The other fields, we would dare call them diagnostic, and you need them to see the onscreen information about the status of the accelerometer as you go forward in the execution.

Next, with all these elements set to null, something in the initialization method must be changed, as follows:

vertexBuffer = new VertexBuffer(graphics.GraphicsDevice,
vertices = new List<VertexPositionColor>();

There are still loads of fonts and textures. The best place for them is the LoadContent method:

pointTexture = this.Content.Load<Texture2D>("point");
font = this.Content.Load<SpriteFont>("SismoFont");

And the code of the event handler becomes somewhat more full-bodied:

void accelerometer_ReadingChanged(object sender, AccelerometerReadingEventArgs e)
double magnitude = Math.Sqrt(Math.Pow(e.X, 2) + Math.Pow(e.Y, 2) + Math.Pow(e.Z, 2)) * 100;
if (magnitude > maxMagnitude)
maxMagnitude = (float)magnitude;

VertexPositionColor vertex = new VertexPositionColor(new Vector3(0, yPosition +
(float)magnitude, 1), Color.White);

actualX = e.X;
actualY = e.Y;
actualZ = e.Z;

List<VertexPositionColor> newVertices = new List<VertexPositionColor>();
for (int i = 0; i < vertices.Count; i++)
VertexPositionColor ver = vertices[i];
ver.Position.X += 1;
vertices = newVertices;

if (vertices.Count > 799)

Step by step, what you do is as follows:

  1. Calculate as before the magnitude of the vibration.

  2. Check if it is greater than the event occurred, and if, you keep it in the variable.

  3. Create a new vertex with x = 0, and y = magnitude + (your offset).

  4. Set the fields with the values of the disclosures made by the accelerometer.

  5. Create a list of the same type of summits, where items pouring of the original list, increasing with every elements of the value on the x-axis and by allocating (and replaces) the original list.

  6. With the last, you ensure that you will never have more vertices needed to show the information onscreen (in this case, we are not at all interested in having a history of what happened).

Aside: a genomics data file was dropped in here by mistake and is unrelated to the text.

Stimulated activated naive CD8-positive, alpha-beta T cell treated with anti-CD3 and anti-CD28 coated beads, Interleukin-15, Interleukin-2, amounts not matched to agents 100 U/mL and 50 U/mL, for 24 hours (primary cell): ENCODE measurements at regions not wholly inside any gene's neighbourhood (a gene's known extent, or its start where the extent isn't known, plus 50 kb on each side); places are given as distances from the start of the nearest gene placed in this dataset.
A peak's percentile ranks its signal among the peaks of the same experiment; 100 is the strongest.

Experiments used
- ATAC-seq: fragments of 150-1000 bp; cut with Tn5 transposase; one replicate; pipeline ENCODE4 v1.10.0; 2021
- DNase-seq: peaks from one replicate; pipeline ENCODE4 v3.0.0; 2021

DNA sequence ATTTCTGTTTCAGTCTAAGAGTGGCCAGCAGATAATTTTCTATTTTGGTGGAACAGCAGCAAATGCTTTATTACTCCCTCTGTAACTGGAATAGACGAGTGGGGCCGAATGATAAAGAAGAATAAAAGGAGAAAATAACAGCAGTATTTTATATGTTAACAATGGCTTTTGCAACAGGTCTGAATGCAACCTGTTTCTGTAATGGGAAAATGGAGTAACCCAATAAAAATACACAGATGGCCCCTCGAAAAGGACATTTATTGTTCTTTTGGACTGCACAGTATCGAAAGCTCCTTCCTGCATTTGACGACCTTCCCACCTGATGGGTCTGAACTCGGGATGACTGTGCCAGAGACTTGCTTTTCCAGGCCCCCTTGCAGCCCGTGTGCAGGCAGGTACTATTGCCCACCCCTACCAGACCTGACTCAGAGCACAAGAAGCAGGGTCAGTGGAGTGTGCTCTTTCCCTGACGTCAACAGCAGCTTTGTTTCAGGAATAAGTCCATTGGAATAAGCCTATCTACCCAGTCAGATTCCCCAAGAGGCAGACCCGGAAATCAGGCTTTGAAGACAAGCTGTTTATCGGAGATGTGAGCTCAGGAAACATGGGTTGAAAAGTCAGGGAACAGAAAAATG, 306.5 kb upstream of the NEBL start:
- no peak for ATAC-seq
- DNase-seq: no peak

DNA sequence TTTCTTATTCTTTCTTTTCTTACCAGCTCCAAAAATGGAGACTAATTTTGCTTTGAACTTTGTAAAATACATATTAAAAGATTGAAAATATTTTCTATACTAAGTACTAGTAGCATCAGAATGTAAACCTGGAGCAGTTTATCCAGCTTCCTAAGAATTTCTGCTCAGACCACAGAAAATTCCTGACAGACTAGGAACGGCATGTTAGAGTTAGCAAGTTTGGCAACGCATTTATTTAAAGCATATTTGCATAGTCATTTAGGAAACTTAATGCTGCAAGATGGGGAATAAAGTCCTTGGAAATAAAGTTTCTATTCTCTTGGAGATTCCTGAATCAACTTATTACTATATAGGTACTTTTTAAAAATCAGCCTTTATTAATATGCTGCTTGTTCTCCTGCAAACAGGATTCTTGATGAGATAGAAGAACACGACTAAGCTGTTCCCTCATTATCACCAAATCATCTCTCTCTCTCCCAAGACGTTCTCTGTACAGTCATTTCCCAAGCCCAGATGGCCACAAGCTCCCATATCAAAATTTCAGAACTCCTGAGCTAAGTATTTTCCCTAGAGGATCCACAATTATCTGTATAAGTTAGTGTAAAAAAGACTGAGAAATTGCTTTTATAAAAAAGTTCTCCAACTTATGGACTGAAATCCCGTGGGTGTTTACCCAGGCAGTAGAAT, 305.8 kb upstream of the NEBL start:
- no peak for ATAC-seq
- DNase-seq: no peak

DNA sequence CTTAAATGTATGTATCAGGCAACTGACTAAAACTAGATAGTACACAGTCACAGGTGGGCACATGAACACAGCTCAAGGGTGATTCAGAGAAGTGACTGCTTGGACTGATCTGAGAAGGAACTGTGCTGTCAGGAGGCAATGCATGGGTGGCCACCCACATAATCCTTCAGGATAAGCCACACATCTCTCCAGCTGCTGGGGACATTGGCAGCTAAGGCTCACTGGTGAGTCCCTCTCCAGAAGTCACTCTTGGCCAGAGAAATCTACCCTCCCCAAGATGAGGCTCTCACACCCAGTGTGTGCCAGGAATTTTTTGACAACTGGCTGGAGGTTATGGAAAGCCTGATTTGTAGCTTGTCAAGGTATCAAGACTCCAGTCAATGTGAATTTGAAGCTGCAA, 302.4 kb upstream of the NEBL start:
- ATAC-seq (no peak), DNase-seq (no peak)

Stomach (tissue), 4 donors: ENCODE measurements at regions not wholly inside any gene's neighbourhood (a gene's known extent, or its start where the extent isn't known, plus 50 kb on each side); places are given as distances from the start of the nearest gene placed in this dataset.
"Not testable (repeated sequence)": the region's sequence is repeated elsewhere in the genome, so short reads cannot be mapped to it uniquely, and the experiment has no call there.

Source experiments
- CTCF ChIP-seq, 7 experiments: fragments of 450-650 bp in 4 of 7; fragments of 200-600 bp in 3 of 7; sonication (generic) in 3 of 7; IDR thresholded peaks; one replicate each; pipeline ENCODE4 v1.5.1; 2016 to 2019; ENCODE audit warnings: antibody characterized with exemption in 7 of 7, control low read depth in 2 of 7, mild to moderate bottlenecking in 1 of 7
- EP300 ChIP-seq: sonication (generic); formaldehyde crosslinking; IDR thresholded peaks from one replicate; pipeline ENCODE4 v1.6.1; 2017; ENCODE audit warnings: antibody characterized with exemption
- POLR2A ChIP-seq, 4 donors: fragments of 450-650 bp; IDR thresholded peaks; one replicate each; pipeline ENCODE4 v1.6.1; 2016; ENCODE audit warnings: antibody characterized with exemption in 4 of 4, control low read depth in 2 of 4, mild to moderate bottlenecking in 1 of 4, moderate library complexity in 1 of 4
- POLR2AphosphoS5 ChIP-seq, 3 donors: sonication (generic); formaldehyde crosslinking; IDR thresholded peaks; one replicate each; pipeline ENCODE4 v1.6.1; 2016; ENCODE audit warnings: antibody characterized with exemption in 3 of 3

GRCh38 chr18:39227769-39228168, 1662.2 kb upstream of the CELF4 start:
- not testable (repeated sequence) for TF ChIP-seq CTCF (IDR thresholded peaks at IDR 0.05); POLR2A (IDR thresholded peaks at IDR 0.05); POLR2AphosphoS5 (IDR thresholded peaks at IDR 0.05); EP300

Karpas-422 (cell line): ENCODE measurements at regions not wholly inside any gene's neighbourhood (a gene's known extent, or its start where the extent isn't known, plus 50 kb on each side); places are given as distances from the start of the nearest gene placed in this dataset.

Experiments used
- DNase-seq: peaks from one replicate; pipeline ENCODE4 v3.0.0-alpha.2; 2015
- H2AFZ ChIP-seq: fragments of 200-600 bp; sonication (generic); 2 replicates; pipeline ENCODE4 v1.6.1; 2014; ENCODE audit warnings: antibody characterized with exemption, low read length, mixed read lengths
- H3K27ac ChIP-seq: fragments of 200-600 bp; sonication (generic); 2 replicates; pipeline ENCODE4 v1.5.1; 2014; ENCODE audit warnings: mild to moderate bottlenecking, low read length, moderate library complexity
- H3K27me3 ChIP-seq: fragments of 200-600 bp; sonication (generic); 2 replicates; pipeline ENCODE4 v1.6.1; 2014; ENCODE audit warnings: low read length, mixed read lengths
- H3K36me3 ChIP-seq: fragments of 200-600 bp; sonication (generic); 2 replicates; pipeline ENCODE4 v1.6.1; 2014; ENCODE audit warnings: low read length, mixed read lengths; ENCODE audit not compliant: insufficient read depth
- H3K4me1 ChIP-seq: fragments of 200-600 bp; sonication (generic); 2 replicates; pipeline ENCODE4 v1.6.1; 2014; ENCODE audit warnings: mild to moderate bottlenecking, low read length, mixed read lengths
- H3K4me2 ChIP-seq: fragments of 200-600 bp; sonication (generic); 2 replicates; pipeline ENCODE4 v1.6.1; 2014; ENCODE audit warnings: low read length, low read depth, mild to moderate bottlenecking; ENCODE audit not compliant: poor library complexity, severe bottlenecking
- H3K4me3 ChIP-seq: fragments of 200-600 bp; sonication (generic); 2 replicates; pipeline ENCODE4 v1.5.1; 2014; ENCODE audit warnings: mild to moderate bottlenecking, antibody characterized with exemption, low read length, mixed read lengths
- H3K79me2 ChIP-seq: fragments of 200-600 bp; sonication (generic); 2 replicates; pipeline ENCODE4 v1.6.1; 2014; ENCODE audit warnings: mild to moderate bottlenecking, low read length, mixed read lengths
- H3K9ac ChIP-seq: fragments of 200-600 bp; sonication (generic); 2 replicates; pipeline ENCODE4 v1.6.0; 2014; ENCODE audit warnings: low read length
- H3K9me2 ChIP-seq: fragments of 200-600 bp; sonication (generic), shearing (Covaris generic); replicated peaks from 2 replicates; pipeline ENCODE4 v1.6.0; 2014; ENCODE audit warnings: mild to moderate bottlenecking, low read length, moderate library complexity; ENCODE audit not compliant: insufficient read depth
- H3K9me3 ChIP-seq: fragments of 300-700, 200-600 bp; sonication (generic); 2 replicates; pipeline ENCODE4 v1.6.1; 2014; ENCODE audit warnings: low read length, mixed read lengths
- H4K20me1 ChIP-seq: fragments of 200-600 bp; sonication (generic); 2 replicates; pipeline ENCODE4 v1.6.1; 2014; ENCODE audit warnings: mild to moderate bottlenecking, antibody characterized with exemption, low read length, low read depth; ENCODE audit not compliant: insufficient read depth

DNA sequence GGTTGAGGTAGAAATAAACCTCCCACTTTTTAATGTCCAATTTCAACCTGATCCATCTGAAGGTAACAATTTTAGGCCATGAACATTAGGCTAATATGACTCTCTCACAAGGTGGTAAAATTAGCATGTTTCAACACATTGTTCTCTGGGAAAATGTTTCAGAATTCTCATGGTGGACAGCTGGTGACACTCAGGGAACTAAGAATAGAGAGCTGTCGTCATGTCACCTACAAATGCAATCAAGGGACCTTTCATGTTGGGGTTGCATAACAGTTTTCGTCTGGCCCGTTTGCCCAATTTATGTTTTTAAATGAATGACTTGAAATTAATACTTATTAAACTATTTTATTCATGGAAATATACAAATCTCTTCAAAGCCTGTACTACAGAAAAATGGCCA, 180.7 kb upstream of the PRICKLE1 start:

So far you have calculated the position of the various summits, and this means that now the vertices are ready to be drawn. As you know, XNA is based on two methods (Update and Draw) that are invoked cyclically, about 30 times per second. In the Update method, you will prepare the data in the buffer to be draw, while Draw will concretely do work of show vertexes on video:

protected override void Update(GameTime gameTime)
// Allows the game to exit
if (GamePad.GetState(PlayerIndex.One).Buttons.Back == ButtonState.Pressed)

//force reading accelerometer data
//accelerometer_ReadingChanged(null, null);
if (vertices.Count > 0 && vertices.Count < 800)
vertexBuffer.SetData<VertexPositionColor>(vertices.ToArray()); ;

This is not complicated to understand, you are setting data in vertexBuffer taking them from the vertices collection. While things get complicated (but short) in the Draw method:

protected override void Draw(GameTime gameTime)
if (vertices.Count > 1)
for (int i = 0; i < vertices.Count - 1; i++)
VertexPositionColor v1 = vertices[i];
VertexPositionColor v2 = vertices[i + 1];
new Vector2(v1.Position.X, v2.Position.X),
new Vector2(v1.Position.Y, v2.Position.Y), v1.Color);

spriteBatch.DrawString(font, string.Format("Count: {0}",vertices.Count), new Vector2(20, 20), Color.Red);

spriteBatch.DrawString(font, string.Format("X:{0}", actualX), new Vector2(20, 40), Color.PeachPuff);

spriteBatch.DrawString(font, string.Format("Y:{0}", actualY), new Vector2(20, 60), Color.PeachPuff);

spriteBatch.DrawString(font, string.Format("Z:{0}", actualZ), new Vector2(20, 80), Color.PeachPuff);

spriteBatch.DrawString(font, string.Format("MaxMagnitude:{0}", maxMagnitude), new Vector2(20, 100), Color.PeachPuff);


Again, step by step, here is what you do in this method:

  1. Clean the old screen.

  2. Draw the operations.

  3. If you have more than one vertex, scroll the array of vertices, passing every vertice as a parameter to the drawLine method, the coordinates of the current point and of the point immediately after. (That's the reason why you do this if you have more than one vertex.)

  4. Show on video, thanks to the DrawString method, displaying the information that you have found for diagnostic purposes.

  5. Close the batch data preparation and paint everything.

    As you can see we call a method named drawLine, that the code is below
    void drawLine(Vector2 v1, Vector2 v2, Color color)
    float lenght = Vector2.Distance(v1, v2);
    new Rectangle((int)v1.X,
    (int)v2.X, 1, 1), color);

The drawLine method does nothing more than create many small rectangles (1×1 pixels) at a position identified by the vectors that constitute your line.

5. Usage

From Visual Studio 2010, press Ctrl+F5 and wait for the application to be deployed and starts on your device . Put the phone on your table.Begin to simulate an earthquake by hitting the table (be careful: don't hit too hard. you might get hurt).